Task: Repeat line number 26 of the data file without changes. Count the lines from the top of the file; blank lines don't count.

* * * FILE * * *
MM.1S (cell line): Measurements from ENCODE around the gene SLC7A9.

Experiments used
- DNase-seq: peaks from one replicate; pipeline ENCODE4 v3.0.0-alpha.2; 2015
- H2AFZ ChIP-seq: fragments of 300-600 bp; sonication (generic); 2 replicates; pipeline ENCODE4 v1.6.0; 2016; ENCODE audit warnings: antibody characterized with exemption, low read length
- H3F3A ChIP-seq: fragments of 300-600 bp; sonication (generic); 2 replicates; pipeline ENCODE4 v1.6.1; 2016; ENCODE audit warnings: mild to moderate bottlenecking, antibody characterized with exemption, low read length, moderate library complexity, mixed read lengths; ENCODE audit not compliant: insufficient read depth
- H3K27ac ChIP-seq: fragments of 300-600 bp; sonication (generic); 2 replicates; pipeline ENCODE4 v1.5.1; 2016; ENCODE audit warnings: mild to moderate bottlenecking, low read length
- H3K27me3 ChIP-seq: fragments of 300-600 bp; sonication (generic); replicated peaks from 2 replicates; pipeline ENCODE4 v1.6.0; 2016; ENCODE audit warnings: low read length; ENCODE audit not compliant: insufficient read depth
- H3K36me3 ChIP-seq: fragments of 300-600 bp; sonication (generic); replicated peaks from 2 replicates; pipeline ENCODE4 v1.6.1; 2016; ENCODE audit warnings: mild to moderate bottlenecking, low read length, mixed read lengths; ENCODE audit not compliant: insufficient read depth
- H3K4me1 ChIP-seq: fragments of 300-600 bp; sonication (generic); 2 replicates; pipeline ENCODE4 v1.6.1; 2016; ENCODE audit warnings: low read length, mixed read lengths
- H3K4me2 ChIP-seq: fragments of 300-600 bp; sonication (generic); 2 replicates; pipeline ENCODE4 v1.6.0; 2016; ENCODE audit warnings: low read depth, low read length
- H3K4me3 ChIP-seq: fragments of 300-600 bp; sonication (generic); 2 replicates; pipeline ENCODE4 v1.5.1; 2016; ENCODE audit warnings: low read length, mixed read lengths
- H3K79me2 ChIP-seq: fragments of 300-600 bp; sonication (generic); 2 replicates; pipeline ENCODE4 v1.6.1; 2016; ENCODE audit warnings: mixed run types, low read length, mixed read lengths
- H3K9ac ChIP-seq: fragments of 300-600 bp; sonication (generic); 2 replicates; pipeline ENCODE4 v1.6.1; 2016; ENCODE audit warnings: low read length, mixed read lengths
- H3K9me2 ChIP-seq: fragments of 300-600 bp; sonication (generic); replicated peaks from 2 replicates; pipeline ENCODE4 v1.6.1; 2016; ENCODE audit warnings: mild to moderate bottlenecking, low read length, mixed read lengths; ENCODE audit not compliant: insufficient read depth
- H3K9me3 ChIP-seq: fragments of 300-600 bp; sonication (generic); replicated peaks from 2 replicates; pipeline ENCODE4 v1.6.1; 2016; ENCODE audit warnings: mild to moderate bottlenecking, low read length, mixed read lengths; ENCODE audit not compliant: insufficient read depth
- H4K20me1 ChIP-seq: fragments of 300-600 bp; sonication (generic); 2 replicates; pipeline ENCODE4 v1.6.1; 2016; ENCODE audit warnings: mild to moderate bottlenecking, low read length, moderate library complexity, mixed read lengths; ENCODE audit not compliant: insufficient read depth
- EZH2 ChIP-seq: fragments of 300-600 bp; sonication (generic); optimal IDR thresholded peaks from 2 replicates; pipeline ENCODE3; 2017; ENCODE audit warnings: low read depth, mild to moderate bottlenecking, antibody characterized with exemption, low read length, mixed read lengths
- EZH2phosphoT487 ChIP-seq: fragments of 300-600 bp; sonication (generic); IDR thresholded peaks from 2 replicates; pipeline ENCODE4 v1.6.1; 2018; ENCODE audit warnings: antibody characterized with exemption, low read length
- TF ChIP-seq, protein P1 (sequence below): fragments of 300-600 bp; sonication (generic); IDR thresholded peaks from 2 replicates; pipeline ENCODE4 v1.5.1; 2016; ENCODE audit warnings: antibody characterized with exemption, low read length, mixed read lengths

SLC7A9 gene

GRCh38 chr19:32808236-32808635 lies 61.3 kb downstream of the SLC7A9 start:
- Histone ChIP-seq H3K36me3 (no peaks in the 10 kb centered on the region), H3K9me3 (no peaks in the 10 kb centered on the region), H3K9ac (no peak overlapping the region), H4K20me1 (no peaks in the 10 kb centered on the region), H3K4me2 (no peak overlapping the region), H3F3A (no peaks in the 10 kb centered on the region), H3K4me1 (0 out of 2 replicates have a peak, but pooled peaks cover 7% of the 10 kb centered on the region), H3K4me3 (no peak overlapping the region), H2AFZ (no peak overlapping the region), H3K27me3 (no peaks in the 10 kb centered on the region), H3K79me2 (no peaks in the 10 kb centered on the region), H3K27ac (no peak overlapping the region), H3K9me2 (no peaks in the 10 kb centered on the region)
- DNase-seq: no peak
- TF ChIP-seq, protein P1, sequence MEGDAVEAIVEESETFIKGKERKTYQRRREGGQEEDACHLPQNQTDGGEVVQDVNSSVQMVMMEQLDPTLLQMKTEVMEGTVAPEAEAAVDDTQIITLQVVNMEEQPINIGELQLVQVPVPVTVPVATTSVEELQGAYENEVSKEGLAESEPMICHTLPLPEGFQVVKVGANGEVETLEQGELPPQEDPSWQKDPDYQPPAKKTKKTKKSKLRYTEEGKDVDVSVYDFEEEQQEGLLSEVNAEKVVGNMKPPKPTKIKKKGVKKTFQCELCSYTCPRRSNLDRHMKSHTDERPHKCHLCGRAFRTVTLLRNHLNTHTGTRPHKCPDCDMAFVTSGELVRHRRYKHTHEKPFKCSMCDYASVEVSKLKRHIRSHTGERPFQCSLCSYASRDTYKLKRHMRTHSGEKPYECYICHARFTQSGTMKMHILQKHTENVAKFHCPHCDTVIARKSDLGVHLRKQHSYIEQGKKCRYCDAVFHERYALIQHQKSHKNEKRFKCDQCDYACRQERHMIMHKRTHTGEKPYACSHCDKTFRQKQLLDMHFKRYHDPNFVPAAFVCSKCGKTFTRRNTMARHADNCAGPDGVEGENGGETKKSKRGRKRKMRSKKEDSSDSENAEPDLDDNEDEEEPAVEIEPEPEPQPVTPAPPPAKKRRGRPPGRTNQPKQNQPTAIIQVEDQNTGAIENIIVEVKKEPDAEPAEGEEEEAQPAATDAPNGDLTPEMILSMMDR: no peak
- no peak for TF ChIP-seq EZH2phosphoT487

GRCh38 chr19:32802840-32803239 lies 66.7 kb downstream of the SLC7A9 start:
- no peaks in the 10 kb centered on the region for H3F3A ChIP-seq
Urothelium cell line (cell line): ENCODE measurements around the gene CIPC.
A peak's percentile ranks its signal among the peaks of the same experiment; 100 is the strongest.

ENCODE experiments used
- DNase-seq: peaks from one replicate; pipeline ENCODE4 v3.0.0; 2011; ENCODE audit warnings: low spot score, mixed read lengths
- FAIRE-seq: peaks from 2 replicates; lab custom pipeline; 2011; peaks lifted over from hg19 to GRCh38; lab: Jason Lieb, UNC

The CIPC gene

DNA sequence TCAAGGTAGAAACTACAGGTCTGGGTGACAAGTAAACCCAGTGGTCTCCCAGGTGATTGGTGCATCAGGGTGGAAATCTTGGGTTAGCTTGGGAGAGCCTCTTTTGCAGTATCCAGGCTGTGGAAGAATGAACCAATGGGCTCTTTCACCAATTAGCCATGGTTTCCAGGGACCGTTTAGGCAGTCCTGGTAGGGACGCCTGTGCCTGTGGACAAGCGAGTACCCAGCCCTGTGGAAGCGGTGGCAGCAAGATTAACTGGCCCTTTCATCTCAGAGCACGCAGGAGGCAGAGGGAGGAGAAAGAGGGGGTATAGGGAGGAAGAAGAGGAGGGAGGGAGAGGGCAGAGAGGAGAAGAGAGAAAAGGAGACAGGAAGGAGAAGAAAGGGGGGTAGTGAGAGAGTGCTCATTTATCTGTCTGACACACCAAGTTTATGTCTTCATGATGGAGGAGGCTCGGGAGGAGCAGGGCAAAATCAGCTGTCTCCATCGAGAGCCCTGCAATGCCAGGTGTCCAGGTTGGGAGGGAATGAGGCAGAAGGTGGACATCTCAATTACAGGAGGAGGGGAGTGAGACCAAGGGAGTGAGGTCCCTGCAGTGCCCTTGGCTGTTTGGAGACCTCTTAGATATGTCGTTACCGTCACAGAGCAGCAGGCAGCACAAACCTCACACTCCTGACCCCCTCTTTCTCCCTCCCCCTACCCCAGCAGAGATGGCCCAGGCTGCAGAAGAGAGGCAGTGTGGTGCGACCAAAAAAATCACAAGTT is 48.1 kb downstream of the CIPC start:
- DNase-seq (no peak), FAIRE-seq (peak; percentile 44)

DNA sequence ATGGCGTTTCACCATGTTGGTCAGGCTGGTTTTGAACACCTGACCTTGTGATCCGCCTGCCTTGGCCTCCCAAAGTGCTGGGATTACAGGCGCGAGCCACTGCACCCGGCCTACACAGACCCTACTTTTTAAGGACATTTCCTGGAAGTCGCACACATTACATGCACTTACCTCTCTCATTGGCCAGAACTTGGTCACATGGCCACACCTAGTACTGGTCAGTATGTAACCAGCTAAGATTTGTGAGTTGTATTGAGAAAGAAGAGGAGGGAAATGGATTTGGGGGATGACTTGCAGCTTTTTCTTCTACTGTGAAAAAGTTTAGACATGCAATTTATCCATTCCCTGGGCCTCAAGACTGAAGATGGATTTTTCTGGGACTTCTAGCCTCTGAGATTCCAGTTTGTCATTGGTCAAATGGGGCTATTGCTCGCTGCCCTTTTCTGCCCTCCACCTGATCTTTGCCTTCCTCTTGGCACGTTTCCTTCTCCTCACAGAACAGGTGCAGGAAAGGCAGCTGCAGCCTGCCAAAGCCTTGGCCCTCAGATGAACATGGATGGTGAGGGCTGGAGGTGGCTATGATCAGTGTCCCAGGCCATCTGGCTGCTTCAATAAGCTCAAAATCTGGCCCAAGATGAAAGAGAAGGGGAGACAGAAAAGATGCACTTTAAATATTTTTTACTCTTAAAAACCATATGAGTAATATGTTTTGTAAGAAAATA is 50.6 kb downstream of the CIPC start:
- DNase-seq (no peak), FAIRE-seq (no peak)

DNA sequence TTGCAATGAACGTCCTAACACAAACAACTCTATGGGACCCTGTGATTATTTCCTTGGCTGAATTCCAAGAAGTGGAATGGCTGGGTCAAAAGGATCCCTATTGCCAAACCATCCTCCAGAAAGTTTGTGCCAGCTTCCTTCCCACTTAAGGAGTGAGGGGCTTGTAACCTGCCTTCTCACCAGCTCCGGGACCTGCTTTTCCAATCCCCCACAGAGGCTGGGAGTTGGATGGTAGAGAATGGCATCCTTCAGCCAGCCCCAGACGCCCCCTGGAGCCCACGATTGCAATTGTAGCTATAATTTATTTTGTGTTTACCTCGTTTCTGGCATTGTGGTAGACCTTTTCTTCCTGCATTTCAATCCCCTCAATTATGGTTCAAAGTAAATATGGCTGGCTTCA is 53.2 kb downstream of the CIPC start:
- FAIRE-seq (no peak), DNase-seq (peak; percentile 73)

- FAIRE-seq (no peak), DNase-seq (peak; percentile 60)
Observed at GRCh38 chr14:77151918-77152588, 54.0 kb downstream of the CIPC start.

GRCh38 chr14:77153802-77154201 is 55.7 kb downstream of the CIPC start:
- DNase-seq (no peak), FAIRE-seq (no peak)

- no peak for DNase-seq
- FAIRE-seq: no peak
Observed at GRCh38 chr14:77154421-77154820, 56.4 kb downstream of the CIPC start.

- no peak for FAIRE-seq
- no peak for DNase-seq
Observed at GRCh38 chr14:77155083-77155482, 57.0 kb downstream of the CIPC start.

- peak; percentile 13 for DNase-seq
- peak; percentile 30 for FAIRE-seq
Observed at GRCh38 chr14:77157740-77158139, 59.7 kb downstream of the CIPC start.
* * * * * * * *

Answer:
GRCh38 chr19:32802840-32803239 lies 66.7 kb downstream of the SLC7A9 start: